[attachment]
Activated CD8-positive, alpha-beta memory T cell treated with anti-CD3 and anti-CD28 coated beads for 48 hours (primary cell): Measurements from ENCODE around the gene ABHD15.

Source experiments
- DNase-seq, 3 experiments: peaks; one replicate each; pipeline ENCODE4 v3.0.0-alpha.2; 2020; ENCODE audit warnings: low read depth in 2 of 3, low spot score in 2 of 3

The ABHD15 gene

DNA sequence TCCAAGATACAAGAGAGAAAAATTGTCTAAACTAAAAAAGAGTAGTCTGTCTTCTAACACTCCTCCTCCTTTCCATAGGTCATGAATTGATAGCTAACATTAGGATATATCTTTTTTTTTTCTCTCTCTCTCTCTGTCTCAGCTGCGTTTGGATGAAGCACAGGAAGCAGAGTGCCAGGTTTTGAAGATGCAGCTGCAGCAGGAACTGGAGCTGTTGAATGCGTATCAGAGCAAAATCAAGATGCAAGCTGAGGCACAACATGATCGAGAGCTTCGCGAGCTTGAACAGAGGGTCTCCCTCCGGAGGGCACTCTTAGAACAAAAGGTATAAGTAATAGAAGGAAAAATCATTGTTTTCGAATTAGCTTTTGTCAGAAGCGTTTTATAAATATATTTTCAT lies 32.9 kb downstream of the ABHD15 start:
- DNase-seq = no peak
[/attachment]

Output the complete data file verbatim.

Activated CD8-positive, alpha-beta memory T cell treated with anti-CD3 and anti-CD28 coated beads for 48 hours (primary cell): Measurements from ENCODE around the gene ABHD15.

Source experiments
- DNase-seq, 3 experiments: peaks; one replicate each; pipeline ENCODE4 v3.0.0-alpha.2; 2020; ENCODE audit warnings: low read depth in 2 of 3, low spot score in 2 of 3

The ABHD15 gene

DNA sequence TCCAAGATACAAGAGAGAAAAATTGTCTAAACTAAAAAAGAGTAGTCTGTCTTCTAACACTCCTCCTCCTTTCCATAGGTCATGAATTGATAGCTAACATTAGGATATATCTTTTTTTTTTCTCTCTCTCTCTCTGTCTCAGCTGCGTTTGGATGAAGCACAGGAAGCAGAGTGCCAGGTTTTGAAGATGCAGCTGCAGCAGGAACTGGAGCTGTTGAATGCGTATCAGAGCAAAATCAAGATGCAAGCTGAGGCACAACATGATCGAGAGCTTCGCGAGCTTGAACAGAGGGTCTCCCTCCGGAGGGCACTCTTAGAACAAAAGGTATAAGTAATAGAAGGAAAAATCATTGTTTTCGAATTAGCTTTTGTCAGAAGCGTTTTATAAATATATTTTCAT lies 32.9 kb downstream of the ABHD15 start:
- DNase-seq = no peak